It sounds like a fish tale, but two small-business owners, Bob Blandford and Abner Schoenwetter, are doing hard time -- eight years and one month -- in the federal penitentiary. Their crime? Importing the wrong size lobster tails in the wrong containers.

And there's much more in the article.

Whimsy Woman said...

I appreciate this story so much!! We all need to be reminded that the only person hurt by a bitterness is the person who chooses to live with it. I will be praying that your sister continues to defy the odds and that Marcus continues to inspire others with his story of faith.

Cynthia Hunt said...

Thank you all for your thoughts.
Voice of Sanity...must you be so literal? If the law is wrong then it impacts the justice system causing a failure.

My hope is that Marcus Dixon can read this. It made my Christmas to allow my sister to read it and your comments. Blessings to you all!

A Voice of Sanity said...

The law was applied as it was drafted. Politicians pass laws like this, and then take the penalty out of the judge's hands, but when the public looks for someone to blame the politicians never take the heat. If you study this case you will note that the politicians changed the law -- which shows they knew there was a problem -- but did NOT make the change retroactive thus leaving Marcus to serve out his sentence. What does that tell you? That racism was in play?

Anonymous said...

Cynthia, I'd like to know how you get your Chihuahua to behave on an airplane. Mine is a little terrorist and I don't think she would make a good travel companion.

Anonymous said...

Lets not forget ricky who wanted to go into the armed forces and become a police officer after he served his country.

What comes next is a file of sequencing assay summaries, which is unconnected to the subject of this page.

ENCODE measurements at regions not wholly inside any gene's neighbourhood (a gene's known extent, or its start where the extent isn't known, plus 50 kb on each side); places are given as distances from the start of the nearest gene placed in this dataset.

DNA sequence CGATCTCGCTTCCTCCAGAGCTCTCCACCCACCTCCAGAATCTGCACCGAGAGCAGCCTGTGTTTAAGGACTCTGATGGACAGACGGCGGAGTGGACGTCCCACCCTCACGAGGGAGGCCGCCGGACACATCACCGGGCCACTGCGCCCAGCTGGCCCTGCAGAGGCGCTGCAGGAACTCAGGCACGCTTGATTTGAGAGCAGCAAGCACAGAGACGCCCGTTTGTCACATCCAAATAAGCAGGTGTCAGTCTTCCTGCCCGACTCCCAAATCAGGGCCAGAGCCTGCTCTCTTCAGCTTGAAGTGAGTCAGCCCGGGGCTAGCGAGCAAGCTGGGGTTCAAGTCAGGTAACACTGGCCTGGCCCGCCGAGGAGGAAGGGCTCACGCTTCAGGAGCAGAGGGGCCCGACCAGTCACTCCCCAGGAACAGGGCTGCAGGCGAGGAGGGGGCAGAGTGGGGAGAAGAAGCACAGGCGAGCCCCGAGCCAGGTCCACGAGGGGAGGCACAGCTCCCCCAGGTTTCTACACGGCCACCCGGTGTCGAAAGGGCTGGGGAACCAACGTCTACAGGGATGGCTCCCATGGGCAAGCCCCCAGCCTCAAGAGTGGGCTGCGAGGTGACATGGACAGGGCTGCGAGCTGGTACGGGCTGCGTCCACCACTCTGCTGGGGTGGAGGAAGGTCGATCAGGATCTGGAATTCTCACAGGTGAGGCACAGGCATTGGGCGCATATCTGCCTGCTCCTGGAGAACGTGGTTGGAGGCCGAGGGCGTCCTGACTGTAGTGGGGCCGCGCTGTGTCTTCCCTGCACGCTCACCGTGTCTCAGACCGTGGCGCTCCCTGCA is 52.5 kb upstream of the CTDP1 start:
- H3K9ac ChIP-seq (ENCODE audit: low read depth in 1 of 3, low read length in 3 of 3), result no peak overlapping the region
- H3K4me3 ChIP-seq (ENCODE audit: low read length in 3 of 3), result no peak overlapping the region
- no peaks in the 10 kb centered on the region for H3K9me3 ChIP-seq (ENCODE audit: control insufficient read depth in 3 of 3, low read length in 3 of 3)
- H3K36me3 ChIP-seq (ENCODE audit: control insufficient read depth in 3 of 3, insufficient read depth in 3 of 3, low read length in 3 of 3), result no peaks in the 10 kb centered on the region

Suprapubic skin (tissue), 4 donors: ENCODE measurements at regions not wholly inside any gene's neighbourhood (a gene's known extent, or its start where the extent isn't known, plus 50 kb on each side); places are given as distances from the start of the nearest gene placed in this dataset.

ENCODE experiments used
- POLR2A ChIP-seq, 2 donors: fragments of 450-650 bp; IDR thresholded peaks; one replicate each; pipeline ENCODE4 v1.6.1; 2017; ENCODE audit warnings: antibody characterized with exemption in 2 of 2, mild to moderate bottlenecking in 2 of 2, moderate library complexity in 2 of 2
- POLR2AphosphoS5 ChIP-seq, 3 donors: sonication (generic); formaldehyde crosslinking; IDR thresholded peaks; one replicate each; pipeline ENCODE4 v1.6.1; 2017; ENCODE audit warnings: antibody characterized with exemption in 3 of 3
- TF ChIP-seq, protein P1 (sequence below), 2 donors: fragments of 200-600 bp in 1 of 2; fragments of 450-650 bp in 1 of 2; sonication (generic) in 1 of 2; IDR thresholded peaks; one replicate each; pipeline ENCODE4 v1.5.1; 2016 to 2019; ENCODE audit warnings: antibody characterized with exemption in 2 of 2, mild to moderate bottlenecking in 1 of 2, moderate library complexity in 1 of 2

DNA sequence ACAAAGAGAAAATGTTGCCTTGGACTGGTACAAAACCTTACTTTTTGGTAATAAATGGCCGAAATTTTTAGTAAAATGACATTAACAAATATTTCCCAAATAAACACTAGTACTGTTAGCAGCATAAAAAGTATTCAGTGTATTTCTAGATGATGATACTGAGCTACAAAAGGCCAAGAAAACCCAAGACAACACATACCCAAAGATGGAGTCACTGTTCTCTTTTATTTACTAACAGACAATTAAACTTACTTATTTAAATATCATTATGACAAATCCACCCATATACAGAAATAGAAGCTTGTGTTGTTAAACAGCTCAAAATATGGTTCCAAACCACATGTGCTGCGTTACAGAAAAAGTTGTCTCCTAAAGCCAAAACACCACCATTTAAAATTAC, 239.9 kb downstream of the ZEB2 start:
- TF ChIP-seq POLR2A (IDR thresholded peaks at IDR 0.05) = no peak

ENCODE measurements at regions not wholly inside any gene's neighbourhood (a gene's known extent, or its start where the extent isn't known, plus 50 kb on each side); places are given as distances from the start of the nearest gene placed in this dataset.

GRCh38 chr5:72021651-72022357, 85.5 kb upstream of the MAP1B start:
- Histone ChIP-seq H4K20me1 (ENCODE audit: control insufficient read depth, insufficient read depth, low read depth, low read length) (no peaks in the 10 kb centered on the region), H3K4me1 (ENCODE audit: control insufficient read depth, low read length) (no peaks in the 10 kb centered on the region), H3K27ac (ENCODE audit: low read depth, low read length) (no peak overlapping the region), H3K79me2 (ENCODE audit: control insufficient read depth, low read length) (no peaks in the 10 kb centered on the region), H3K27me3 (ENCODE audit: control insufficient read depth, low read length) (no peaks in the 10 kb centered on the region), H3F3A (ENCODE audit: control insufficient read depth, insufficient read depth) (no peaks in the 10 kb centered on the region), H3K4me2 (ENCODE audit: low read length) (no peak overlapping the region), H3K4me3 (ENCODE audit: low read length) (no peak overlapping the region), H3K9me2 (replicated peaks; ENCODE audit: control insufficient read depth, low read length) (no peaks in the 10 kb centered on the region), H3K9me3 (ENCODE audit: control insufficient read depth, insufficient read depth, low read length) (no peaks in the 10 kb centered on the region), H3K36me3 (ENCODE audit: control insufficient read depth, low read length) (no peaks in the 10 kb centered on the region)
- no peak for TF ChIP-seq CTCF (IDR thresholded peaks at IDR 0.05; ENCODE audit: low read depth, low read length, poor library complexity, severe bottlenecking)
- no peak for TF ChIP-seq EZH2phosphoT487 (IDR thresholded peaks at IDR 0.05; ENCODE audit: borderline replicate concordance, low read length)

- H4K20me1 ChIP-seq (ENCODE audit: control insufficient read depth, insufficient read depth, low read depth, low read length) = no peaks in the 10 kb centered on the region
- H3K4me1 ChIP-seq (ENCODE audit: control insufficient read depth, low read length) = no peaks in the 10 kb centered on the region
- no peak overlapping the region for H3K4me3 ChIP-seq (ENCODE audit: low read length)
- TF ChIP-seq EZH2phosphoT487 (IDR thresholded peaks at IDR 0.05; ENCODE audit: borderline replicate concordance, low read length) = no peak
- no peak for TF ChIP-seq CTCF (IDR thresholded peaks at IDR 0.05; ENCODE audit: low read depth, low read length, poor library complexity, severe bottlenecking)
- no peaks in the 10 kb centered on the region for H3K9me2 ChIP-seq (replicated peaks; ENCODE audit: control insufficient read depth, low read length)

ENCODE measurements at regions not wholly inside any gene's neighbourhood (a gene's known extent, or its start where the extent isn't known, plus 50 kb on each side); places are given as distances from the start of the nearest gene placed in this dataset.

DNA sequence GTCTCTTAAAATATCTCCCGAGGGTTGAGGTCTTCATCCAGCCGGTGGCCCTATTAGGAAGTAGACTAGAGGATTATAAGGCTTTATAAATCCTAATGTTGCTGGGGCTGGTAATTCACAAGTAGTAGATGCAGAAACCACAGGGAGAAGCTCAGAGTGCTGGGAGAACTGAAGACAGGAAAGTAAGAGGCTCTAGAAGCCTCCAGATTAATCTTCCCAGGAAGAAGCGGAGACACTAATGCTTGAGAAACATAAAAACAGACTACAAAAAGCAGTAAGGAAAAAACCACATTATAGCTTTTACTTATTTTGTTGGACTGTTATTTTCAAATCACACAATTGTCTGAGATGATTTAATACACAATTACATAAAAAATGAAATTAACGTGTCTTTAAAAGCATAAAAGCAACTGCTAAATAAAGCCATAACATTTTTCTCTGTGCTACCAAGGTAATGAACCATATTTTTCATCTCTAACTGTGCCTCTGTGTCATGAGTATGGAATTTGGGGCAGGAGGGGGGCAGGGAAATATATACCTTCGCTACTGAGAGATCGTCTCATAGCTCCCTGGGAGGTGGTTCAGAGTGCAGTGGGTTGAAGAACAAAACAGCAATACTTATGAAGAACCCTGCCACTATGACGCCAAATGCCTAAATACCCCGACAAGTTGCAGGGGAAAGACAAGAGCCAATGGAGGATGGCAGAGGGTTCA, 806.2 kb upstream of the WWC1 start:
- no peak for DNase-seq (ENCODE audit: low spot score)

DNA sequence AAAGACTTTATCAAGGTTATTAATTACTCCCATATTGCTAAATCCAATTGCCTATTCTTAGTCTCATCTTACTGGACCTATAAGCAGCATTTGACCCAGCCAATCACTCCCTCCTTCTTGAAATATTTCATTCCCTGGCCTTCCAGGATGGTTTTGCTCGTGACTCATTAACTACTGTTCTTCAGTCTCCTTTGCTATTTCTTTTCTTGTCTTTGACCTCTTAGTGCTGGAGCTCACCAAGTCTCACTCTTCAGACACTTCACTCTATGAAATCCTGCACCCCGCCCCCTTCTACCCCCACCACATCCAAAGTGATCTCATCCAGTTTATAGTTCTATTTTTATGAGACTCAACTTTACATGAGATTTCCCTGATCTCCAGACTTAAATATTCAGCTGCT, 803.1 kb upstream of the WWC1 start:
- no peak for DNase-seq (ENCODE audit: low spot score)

His mother, Mary became totally blind a few weeks prior to his arrest for consensual teen sex has learned through a "blind program" to fight to the max for her son. And she does it on $500.00 a month.

She may soon be evicted due to her inability to pay the bills, yet she fights on. Ricky cannot find work so he is learning to build web sites. He built this one for me, as well as the forum. www.cfcoklahoma.org

If anyone needs or wants a web site, he does excellent work.

Anonymous said...

Hi everyone,
My name is Marcus Dixon and I want to thank you all for your concern, encouragement, and definitely your prayers. I just happen to pull up this site by way of yahoo and I'm really late. I hope everyone will be able to read this because I'm truly grateful for you all. Your prayers and concerns are the reason I'm able to live my dream today. God Bless you all!

Women in Crime Ink said...

Thanks for leaving a comment, Marcus! Your story is both instructive and inspiring and we were pleased to feature it. If you would like to share your experience with readers of Women in Crime Ink, we would love to interview you--or, if you'd rather write your own piece, we run a "Your Turn" column for guest contributors. We would be proud to run a piece from you. If either a Q&A or a first-person post interests you, e-mail us at womenincrimeink@yahoo.com
Take care.

Anonymous said...

This writing is so hokey and ham-fisted. You think maybe you could find a better comparison to unjust incarceration than missing an airplane over your pocket dog?

It seemed like a self-indulgent excuse to slam a stranger who bothered you and insert yourself into the story.